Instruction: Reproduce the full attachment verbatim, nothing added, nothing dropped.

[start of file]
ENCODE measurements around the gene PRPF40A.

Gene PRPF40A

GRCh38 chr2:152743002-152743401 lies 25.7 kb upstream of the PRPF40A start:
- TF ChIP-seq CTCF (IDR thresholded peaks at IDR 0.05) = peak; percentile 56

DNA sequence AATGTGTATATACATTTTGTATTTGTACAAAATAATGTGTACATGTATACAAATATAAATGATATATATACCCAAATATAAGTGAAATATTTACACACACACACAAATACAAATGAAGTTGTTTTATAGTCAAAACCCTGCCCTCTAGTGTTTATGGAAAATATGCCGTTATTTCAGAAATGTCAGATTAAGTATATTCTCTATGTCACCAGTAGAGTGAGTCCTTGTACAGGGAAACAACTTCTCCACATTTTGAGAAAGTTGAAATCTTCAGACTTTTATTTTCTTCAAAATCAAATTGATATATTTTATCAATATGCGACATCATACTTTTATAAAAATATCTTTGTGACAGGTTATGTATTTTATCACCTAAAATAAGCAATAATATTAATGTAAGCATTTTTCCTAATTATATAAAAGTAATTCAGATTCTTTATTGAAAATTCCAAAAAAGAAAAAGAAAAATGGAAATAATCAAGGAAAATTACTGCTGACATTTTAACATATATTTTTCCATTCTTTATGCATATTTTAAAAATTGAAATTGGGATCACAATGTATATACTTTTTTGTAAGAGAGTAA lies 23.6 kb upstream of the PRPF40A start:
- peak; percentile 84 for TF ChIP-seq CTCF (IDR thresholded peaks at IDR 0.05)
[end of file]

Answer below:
ENCODE measurements around the gene PRPF40A.

Gene PRPF40A

GRCh38 chr2:152743002-152743401 lies 25.7 kb upstream of the PRPF40A start:
- TF ChIP-seq CTCF (IDR thresholded peaks at IDR 0.05) = peak; percentile 56

DNA sequence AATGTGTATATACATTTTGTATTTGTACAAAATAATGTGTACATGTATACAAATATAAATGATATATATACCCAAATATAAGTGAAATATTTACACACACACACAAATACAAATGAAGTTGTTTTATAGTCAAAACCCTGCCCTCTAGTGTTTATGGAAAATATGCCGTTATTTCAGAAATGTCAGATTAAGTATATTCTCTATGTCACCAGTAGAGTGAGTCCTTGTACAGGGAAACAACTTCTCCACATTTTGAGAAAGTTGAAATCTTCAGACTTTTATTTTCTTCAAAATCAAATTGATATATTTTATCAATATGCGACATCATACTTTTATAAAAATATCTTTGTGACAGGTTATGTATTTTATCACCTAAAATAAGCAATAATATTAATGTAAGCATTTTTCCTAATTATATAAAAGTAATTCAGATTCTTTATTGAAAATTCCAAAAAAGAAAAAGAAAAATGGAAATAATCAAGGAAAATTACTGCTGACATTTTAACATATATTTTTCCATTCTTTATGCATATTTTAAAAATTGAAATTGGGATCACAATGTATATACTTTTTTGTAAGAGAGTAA lies 23.6 kb upstream of the PRPF40A start:
- peak; percentile 84 for TF ChIP-seq CTCF (IDR thresholded peaks at IDR 0.05)